I also want to start using this blog as a place to develop and share my vision. It’s time for “An Appetite for Beauty” to live up to its name.

 

 

Dragon Ball Z and Conquering Negativity

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Last month my roommates reintroduced me to Dragon Ball Z, a show I enjoyed as a kid but hadn’t watched in more than a decade. Feeling nostalgic, I decided to take a trip down memory lane and watch the series from the beginning. I’m already 75 episodes in (please don’t judge) and it’s clear that 24-year old me is an even bigger fan of the show than 10-year-old me was.

One of the main things I love about it is its core theme of good vs. evil. I know that’s a theme in most stories, but there’s something about the way Dragon Ball Z portrays it that really resonates with me.

Goku, the protagonist of the show, is one of the most pure-hearted characters I’ve ever seen. He faces every treacherous villain with an underlying attitude of compassion, mercy, and optimism. And despite being one of the strongest people on the planet and a natural born warrior, he always seems reluctant to fight.

Watching Goku in action got me thinking about the battle between good and evil that goes on inside all of us. I don’t mean good and evil in the moralistic sense, but more in terms of our happiness. There are certain thoughts that encourage well-being and those that promote the opposite. In each moment we have to choose which ones we will let control our emotions and actions.

It’s fear, anger, hatred, selfishness, narcissism, insecurity, envy, and jealousy versus….love, empathy, compassion, gratitude, altruism, genuine confidence, patience, peace, and joy. You could say it’s the battle between our egos and our higher-selves. The worst of us against the best of us.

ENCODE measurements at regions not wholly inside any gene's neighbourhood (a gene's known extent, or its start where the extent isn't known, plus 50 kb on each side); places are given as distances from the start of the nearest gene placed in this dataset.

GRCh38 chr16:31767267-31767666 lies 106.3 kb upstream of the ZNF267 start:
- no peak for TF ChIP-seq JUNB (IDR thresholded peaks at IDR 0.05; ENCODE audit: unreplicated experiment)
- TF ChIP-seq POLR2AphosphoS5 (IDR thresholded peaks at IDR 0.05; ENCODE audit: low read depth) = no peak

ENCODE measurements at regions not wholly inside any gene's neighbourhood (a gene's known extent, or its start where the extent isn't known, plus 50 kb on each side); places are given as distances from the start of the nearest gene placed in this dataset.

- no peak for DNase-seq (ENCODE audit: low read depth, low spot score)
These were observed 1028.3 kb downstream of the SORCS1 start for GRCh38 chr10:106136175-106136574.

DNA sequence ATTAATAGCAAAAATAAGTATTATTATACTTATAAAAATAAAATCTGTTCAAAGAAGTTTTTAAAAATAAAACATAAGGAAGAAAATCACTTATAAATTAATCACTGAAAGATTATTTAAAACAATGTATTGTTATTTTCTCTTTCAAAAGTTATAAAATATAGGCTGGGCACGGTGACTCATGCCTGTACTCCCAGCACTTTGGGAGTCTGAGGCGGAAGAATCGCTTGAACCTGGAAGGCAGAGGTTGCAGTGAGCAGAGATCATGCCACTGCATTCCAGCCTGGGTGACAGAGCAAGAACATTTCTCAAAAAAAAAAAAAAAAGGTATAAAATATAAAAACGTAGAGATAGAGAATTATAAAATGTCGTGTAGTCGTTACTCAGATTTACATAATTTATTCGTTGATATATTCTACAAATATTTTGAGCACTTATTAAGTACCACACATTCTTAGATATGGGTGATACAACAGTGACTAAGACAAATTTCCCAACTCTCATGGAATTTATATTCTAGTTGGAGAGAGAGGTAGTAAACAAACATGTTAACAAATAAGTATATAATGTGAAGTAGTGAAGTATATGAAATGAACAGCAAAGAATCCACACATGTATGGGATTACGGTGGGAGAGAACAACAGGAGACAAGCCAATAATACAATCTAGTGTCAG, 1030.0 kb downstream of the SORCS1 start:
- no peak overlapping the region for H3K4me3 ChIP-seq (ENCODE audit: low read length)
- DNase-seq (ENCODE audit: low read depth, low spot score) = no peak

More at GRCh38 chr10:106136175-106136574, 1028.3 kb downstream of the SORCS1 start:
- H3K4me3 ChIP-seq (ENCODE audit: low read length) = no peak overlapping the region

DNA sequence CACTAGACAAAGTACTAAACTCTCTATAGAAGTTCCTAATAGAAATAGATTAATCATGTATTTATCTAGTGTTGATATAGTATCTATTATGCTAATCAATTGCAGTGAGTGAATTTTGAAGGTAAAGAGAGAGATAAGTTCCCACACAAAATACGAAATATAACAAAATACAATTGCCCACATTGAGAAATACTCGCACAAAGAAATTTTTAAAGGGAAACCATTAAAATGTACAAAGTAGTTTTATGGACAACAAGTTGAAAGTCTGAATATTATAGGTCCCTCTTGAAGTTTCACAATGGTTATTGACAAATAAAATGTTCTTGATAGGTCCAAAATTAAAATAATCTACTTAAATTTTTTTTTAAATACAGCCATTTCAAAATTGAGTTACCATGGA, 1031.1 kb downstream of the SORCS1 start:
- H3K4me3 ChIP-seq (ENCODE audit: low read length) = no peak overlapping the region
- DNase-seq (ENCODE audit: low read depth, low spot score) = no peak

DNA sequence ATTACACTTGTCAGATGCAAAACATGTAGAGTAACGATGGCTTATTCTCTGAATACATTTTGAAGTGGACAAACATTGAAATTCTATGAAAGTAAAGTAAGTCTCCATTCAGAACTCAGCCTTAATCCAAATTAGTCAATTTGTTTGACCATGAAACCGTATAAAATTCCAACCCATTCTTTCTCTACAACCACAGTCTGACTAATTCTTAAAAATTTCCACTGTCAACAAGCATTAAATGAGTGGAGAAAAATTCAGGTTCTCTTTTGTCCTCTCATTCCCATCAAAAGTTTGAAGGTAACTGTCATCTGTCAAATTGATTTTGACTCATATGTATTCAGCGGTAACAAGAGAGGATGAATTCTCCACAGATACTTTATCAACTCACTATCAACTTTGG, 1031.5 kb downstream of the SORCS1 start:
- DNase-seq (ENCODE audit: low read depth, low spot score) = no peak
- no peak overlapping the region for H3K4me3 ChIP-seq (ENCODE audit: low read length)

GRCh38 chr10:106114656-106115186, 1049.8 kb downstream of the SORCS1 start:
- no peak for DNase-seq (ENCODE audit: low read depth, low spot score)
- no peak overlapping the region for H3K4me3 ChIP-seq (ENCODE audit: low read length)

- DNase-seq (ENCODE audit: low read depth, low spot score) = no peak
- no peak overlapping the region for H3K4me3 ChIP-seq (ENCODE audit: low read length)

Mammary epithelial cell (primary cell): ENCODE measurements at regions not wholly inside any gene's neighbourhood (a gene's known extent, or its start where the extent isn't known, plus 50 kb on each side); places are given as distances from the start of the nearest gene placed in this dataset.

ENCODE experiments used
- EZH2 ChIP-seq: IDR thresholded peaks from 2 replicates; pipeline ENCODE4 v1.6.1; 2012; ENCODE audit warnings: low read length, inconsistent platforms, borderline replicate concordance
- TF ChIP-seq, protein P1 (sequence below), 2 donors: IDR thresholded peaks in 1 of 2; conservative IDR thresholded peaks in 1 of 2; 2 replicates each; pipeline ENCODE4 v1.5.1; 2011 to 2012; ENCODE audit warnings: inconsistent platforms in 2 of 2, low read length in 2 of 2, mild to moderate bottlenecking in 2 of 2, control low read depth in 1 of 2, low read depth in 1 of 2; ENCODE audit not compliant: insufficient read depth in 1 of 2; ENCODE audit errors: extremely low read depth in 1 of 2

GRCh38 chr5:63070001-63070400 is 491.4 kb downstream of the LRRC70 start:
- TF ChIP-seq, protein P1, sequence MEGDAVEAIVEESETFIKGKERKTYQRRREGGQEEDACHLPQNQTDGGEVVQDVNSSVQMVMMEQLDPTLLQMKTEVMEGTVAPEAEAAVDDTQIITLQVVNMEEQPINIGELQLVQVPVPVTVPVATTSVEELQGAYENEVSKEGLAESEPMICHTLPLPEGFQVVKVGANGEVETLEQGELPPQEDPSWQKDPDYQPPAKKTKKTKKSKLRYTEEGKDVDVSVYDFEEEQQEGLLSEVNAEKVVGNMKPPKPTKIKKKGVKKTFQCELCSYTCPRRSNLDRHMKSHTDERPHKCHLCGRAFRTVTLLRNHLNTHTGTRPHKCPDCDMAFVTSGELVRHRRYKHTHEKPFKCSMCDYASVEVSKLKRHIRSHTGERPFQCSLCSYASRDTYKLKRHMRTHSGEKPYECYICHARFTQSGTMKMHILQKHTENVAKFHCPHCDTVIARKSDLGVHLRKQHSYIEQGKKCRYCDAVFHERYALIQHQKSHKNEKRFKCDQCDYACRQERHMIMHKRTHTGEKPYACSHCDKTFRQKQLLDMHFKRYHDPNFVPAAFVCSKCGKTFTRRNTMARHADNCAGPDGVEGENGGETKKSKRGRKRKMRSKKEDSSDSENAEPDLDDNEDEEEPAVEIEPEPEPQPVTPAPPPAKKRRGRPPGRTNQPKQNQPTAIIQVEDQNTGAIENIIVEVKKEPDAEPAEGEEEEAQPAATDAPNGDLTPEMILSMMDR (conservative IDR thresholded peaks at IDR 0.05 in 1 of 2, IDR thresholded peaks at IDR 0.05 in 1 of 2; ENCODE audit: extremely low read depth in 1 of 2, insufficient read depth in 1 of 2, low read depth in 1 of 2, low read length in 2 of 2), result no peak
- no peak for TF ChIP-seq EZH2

For most of my early life, my ego won those internal battles decisively. Honestly, they were hardly even battles most of the time. My ego was in complete control and negativity seemed to be my natural state. I had no idea there was any other way to live.

Things have changed in the last few years. Through mindfulness and meditation, I’ve become more aware of my ego and its negative tendencies. It no longer automatically controls my every action like it once did. But that increased awareness hasn’t eliminated my ego and its negative effects from my life. If anything, it has made the “good vs. evil” metaphor all the more accurate for me.

Every day my ego struggles to take back control. It wants to find fault in every situation. It wants to indulge in anger and fear. It wants to win arguments at the cost of relationships. My ego hardly ever wins when I’m at my best. I can observe those negative thoughts inside my head and simply push them aside. But when I’m at my worst, well, it often gets the upper hand.

Some might say that viewing the ego as an enemy to be defeated isn’t very healthy, and there’s definitely some truth to that. If there’s one thing I’ve learned over the past few years, it’s that awareness and compassion are the best antidotes for the ego’s negativity. “Attacking” the ego in an aggressive way can only serve to strengthen it.

However, there is something inspirational in the concept of good battling evil, the light overpowering the darkness. That kind of imagery reminds me that we have a choice to make in every moment: we can let our egos run the show or give the power to our higher selves. But making the right choice requires discipline. The ego will fight back like the most ferocious enemy we’ve ever encountered. That’s why it can seem like a battle at times.

I think this applies to our external lives as well. All around the world we are seeing a rise in ego-driven behaviors. There is so much fear and hatred getting thrown around that it can often feel like a hopeless situation. But it doesn’t have to be. We can view ourselves almost as warriors, choosing daily to fight back against all the negativity. This doesn’t necessarily mean fighting in a physical sense, but fighting back with our attitudes. It means looking at all the fear and hatred and rising above it, showing compassion for others, and, as Gary Vaynerchuk puts it, making positivity louder.

Of course, it all starts with the battle within ourselves.

I know personally it seems unwinnable at times. The ego is an incredibly persistent foe. But I won’t give up. I won’t let myself slide back into a world of negativity. I’ll keep fighting, and letting even silly things like a cartoon character inspire me to try even harder. I know my efforts will eventually pay off.